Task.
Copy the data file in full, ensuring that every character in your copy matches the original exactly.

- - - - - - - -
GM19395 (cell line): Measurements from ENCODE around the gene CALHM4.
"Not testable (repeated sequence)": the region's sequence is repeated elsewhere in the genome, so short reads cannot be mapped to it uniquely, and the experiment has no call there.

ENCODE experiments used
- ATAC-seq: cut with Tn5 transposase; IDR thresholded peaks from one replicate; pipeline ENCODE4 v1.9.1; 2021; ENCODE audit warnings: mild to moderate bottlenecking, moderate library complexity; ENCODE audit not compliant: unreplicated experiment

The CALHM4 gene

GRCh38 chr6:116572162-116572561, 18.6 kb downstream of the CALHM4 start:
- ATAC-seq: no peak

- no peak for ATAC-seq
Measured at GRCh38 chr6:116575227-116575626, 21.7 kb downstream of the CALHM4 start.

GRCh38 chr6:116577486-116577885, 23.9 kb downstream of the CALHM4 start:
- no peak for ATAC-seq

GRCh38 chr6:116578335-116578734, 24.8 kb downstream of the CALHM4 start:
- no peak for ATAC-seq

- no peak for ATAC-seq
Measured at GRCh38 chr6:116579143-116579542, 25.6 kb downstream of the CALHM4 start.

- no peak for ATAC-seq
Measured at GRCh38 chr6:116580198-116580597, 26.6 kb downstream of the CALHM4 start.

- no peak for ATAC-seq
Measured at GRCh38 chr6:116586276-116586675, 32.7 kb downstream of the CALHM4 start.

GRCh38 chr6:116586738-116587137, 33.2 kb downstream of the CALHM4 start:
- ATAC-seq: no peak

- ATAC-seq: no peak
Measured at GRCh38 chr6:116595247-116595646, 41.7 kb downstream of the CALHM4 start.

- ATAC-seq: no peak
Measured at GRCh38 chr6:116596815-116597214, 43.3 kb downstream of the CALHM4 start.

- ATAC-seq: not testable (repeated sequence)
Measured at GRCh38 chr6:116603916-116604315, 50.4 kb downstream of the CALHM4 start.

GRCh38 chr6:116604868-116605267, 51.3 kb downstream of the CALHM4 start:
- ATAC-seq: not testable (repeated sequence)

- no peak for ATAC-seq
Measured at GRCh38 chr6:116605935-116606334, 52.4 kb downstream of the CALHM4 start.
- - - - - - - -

GM19395 (cell line): Measurements from ENCODE around the gene CALHM4.
"Not testable (repeated sequence)": the region's sequence is repeated elsewhere in the genome, so short reads cannot be mapped to it uniquely, and the experiment has no call there.

ENCODE experiments used
- ATAC-seq: cut with Tn5 transposase; IDR thresholded peaks from one replicate; pipeline ENCODE4 v1.9.1; 2021; ENCODE audit warnings: mild to moderate bottlenecking, moderate library complexity; ENCODE audit not compliant: unreplicated experiment

The CALHM4 gene

GRCh38 chr6:116572162-116572561, 18.6 kb downstream of the CALHM4 start:
- ATAC-seq: no peak

- no peak for ATAC-seq
Measured at GRCh38 chr6:116575227-116575626, 21.7 kb downstream of the CALHM4 start.

GRCh38 chr6:116577486-116577885, 23.9 kb downstream of the CALHM4 start:
- no peak for ATAC-seq

GRCh38 chr6:116578335-116578734, 24.8 kb downstream of the CALHM4 start:
- no peak for ATAC-seq

- no peak for ATAC-seq
Measured at GRCh38 chr6:116579143-116579542, 25.6 kb downstream of the CALHM4 start.

- no peak for ATAC-seq
Measured at GRCh38 chr6:116580198-116580597, 26.6 kb downstream of the CALHM4 start.

- no peak for ATAC-seq
Measured at GRCh38 chr6:116586276-116586675, 32.7 kb downstream of the CALHM4 start.

GRCh38 chr6:116586738-116587137, 33.2 kb downstream of the CALHM4 start:
- ATAC-seq: no peak

- ATAC-seq: no peak
Measured at GRCh38 chr6:116595247-116595646, 41.7 kb downstream of the CALHM4 start.

- ATAC-seq: no peak
Measured at GRCh38 chr6:116596815-116597214, 43.3 kb downstream of the CALHM4 start.

- ATAC-seq: not testable (repeated sequence)
Measured at GRCh38 chr6:116603916-116604315, 50.4 kb downstream of the CALHM4 start.

GRCh38 chr6:116604868-116605267, 51.3 kb downstream of the CALHM4 start:
- ATAC-seq: not testable (repeated sequence)

- no peak for ATAC-seq
Measured at GRCh38 chr6:116605935-116606334, 52.4 kb downstream of the CALHM4 start.